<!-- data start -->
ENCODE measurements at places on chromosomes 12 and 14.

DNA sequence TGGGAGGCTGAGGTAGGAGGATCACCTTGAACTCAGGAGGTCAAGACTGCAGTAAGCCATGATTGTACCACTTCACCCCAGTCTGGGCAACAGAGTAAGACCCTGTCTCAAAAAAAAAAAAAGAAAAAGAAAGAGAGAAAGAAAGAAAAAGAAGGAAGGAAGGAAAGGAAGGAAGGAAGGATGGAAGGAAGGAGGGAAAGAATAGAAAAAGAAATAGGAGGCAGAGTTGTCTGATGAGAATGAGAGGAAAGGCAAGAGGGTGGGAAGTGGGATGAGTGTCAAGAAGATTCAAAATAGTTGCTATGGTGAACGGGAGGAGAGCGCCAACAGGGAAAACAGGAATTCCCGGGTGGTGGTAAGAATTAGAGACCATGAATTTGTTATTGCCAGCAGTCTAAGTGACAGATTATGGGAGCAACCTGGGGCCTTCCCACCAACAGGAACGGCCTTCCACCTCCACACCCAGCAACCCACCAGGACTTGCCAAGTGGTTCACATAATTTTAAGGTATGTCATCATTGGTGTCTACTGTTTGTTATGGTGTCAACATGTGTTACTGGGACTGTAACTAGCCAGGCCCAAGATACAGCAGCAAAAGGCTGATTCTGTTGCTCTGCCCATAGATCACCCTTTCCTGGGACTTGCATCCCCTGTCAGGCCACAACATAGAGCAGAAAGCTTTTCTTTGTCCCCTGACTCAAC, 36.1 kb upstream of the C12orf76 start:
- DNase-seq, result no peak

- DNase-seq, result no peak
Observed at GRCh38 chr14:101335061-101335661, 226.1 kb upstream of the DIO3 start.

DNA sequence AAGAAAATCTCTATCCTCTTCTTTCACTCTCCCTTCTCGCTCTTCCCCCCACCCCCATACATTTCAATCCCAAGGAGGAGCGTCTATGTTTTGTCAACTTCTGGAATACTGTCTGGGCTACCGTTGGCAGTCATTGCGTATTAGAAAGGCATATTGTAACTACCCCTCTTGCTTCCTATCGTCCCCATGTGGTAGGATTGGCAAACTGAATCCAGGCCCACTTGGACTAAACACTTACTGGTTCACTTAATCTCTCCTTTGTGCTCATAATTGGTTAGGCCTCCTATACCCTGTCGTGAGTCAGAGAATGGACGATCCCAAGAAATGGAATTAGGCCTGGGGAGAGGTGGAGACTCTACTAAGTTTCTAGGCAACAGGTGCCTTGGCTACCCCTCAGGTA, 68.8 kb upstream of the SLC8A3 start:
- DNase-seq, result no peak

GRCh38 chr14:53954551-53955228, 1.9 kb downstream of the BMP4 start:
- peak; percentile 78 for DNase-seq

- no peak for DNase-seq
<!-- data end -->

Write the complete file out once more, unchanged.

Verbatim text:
ENCODE measurements at places on chromosomes 12 and 14.

DNA sequence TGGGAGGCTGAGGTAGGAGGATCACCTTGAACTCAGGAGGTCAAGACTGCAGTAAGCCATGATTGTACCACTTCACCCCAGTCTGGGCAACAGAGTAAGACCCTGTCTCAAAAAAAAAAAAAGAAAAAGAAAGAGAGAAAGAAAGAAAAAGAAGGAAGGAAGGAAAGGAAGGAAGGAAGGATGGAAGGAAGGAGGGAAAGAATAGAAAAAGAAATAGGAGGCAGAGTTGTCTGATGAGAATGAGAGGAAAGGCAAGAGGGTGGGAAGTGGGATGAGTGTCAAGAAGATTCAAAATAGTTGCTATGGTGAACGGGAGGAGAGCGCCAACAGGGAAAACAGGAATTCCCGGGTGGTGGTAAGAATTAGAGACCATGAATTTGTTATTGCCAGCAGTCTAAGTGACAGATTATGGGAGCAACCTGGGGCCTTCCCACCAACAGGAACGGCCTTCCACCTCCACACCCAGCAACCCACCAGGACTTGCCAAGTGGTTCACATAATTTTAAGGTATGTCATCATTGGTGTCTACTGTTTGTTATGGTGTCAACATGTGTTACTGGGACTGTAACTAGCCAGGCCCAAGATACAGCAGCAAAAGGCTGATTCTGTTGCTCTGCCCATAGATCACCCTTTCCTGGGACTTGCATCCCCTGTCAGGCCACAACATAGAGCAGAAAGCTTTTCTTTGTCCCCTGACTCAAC, 36.1 kb upstream of the C12orf76 start:
- DNase-seq, result no peak

- DNase-seq, result no peak
Observed at GRCh38 chr14:101335061-101335661, 226.1 kb upstream of the DIO3 start.

DNA sequence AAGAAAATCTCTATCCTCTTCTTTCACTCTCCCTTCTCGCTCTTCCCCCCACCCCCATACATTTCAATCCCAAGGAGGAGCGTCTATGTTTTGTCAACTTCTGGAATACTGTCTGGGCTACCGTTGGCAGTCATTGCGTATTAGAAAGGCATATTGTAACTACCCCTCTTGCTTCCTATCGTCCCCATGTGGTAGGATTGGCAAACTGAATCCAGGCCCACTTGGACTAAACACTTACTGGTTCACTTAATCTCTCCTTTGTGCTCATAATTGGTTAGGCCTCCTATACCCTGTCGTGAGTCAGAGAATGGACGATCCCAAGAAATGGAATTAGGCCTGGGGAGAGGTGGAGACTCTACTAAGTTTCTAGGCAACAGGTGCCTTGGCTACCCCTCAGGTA, 68.8 kb upstream of the SLC8A3 start:
- DNase-seq, result no peak

GRCh38 chr14:53954551-53955228, 1.9 kb downstream of the BMP4 start:
- peak; percentile 78 for DNase-seq

- no peak for DNase-seq